Global economy: Slipping on oil again? - Danske Bank

Discussion in 'Fundamental Analysis' started by FXStreet_Team, Dec 14, 2015.

  1. FXStreet_Team

    FXStreet_Team Well-Known Member Trader

    Oct 7, 2015
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    FXStreet (Delhi) – Chief Analyst, Allan von Mehren at Danske Bank, suggests that the main event over the past week has been another slide in oil prices, taking them to levels not seen since the financial crisis in 2008.

    Key Quotes

    “Once again, oil prices surprised by falling even further below what is deemed sustainable longer term where an equilibrium price is seen as closer to USD60. However, the problem with oversupply short term due to weak demand from China and so far a limited supply response is keeping downward pressure on prices.”

    “The main driver for this week’s push lower was the lack of supply response from OPEC at its meeting. There is clearly a risk we could see a further slide short term. However, we continue to expect a gradual return to equilibrium prices over the coming year as production moves down in non-OPEC countries in response to a sharp decline in investment activity.”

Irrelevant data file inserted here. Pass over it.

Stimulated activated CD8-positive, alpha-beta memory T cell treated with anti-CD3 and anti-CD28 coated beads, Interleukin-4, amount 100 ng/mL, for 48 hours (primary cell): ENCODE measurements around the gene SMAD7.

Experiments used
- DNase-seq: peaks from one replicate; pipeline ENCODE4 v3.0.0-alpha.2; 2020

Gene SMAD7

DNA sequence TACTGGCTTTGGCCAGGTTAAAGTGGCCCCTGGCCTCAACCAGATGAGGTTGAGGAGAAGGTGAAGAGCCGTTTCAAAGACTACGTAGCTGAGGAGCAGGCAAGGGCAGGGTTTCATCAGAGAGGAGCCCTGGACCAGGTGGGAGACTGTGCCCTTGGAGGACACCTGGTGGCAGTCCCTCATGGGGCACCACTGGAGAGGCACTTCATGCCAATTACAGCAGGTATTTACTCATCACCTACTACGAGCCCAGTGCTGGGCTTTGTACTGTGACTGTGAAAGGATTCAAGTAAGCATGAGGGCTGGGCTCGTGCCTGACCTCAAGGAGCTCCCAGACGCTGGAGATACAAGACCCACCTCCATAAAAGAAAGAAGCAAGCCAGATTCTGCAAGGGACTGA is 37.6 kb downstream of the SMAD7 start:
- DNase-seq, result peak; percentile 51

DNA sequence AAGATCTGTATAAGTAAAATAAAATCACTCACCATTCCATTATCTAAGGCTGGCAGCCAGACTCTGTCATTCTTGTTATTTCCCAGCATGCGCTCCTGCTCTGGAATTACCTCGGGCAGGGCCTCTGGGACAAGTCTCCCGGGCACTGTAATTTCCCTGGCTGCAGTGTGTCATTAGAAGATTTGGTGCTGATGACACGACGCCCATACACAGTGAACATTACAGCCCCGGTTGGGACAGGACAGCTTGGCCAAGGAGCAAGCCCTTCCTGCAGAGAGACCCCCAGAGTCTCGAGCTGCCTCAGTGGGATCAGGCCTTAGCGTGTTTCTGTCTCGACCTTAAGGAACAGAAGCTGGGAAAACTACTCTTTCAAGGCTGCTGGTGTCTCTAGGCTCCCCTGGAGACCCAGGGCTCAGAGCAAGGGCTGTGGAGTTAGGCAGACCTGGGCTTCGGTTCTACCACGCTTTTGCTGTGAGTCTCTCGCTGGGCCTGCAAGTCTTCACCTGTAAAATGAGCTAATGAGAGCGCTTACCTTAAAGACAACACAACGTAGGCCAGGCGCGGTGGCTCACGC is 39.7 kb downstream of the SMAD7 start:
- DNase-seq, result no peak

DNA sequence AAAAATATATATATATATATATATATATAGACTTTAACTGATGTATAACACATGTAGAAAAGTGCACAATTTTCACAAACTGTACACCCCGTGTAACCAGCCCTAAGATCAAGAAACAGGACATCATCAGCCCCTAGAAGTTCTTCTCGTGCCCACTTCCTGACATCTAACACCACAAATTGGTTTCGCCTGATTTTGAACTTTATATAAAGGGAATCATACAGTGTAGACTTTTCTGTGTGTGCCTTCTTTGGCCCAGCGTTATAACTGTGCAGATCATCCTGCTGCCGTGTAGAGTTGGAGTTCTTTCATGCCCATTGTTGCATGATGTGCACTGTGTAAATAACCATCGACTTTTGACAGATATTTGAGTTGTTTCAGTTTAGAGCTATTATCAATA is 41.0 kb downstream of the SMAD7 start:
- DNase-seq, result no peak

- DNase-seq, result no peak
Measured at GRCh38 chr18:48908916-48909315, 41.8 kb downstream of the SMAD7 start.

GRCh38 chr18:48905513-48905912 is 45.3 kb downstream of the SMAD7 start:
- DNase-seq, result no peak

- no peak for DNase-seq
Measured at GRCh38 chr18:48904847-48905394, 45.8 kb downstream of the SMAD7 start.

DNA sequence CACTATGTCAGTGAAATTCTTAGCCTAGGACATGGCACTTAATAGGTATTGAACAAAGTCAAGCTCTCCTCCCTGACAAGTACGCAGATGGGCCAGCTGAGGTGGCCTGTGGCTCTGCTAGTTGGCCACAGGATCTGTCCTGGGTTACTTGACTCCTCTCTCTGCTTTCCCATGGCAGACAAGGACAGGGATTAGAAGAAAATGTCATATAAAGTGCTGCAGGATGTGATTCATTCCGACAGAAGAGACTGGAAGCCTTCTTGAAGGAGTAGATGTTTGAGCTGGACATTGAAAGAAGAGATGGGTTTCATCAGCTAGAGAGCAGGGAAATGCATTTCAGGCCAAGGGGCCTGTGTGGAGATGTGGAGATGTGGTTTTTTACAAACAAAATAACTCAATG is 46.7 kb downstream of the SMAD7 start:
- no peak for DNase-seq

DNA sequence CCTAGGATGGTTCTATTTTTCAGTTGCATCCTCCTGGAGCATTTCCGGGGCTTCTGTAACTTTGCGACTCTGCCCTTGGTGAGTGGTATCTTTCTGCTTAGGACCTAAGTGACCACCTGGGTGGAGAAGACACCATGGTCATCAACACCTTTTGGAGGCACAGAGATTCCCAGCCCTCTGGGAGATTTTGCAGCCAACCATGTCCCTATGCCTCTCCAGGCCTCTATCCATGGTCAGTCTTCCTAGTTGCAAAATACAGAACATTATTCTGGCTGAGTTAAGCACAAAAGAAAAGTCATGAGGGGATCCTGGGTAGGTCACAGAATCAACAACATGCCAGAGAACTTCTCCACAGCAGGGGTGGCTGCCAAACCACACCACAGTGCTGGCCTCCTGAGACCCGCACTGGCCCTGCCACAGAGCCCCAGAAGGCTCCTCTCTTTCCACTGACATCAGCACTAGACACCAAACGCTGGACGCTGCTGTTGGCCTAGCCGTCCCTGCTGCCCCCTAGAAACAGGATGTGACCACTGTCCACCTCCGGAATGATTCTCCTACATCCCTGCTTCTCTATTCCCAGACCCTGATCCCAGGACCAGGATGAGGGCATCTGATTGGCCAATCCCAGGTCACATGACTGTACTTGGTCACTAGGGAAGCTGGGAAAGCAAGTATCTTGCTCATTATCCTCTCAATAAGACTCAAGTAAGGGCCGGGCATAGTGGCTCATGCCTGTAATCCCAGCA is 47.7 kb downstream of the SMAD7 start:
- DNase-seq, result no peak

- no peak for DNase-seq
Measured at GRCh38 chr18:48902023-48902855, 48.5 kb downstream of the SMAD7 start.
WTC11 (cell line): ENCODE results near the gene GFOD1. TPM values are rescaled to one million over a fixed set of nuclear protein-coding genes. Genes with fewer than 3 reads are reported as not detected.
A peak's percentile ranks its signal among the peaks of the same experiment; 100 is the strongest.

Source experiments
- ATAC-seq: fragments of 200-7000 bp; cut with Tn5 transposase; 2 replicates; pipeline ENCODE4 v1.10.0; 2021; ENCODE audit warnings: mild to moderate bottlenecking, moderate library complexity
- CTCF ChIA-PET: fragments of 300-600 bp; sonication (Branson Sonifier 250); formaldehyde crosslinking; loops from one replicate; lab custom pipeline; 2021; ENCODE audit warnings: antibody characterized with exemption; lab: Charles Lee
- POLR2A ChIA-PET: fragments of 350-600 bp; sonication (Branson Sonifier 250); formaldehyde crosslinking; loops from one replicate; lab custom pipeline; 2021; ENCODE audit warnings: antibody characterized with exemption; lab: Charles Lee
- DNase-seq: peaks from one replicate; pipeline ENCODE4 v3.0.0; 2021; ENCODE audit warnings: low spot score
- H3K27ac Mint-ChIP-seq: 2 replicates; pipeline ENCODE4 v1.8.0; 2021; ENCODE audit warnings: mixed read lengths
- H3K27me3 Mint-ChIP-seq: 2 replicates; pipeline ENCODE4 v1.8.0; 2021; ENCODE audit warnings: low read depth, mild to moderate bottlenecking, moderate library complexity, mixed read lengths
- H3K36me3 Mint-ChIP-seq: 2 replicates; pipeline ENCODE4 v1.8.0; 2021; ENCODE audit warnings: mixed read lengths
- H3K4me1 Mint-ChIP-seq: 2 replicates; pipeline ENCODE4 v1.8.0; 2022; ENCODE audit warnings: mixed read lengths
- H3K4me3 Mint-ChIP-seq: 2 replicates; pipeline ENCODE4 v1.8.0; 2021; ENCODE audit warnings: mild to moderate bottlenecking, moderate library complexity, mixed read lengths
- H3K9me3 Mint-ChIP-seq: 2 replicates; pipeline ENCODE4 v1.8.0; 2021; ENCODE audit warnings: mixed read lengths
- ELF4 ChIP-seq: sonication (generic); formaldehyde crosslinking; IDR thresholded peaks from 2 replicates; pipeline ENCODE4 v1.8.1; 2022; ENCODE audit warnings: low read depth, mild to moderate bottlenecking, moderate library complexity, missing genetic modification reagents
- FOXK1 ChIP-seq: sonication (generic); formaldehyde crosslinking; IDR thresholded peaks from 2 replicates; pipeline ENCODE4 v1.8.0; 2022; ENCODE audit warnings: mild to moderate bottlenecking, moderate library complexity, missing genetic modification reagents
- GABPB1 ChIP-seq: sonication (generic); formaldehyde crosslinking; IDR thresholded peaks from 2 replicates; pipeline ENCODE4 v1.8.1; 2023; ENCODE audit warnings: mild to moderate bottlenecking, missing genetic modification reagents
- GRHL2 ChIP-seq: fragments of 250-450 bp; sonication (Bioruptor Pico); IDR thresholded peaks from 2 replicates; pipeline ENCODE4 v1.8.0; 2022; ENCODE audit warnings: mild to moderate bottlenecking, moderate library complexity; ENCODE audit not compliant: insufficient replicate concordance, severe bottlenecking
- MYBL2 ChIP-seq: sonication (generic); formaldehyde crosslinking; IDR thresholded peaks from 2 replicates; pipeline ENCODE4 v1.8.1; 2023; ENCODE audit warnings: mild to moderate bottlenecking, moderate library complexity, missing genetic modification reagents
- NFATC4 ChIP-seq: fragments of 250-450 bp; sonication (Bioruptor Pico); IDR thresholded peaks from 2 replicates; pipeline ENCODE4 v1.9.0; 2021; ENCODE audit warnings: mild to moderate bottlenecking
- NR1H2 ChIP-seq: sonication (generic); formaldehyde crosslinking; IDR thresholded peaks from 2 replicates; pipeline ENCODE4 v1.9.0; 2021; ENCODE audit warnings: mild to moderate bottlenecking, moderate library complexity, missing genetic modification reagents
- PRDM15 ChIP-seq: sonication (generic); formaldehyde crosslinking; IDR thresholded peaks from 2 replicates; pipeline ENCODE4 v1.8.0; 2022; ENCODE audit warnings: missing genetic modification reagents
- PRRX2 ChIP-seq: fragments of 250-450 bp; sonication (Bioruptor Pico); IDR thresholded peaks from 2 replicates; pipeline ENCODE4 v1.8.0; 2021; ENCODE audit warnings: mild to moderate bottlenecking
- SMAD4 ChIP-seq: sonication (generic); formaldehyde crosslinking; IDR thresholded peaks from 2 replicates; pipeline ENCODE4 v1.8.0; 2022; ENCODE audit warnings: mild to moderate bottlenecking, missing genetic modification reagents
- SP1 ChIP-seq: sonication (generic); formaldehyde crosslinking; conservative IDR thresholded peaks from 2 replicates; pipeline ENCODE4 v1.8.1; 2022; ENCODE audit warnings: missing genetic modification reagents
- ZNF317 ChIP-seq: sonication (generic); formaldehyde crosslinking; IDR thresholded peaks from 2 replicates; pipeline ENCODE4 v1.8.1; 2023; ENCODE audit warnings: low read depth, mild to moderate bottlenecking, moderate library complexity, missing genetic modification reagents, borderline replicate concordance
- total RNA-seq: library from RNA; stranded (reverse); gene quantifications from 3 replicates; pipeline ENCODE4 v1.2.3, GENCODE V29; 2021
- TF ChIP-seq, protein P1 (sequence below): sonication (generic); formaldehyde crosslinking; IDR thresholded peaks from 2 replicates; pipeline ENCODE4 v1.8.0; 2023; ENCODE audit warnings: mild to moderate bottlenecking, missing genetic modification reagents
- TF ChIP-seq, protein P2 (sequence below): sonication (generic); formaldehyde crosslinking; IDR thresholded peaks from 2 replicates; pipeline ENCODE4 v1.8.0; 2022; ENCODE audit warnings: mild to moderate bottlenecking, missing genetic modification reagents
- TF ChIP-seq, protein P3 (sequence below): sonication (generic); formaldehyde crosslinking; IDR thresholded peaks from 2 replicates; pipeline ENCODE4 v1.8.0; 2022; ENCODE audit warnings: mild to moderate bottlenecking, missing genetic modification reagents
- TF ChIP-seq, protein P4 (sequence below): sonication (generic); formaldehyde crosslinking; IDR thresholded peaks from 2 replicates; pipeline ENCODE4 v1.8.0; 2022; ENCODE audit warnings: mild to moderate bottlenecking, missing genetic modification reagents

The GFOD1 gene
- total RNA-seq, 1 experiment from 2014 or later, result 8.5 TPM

“A further decline in oil prices is currently the main risk to our forecasts for growth as well as inflation. While lower oil prices are normally a positive thing for global growth, this is no longer the case, in our view. Rather, lower oil prices increase tail risks for the global economy as they make a bad situation even worse for countries such as Russia and Brazil.”

    “The decline in oil is accompanied by a drop in industrial metal prices as well, adding to the pain for commodity exporters. The drop also increases the risk of more stories of big commodity companies having problems, as was the case with Glencore earlier this year.”

    “The stress from lower oil prices is clearly visible in US high yields spreads where the energy sector constitutes just below 20% of the market. Lower oil prices are not all bad, though. For consumers in both the US and euro area, this will add further support. It works as a significant tax cut to consumers, thus underpinning overall growth.”

    “Clearly, the decline in oil prices creates downside risks for our inflation forecasts. Note, though, that even with unchanged oil prices, inflation is likely to move higher over the coming year, with a big part of the move coming in the next couple of months.”
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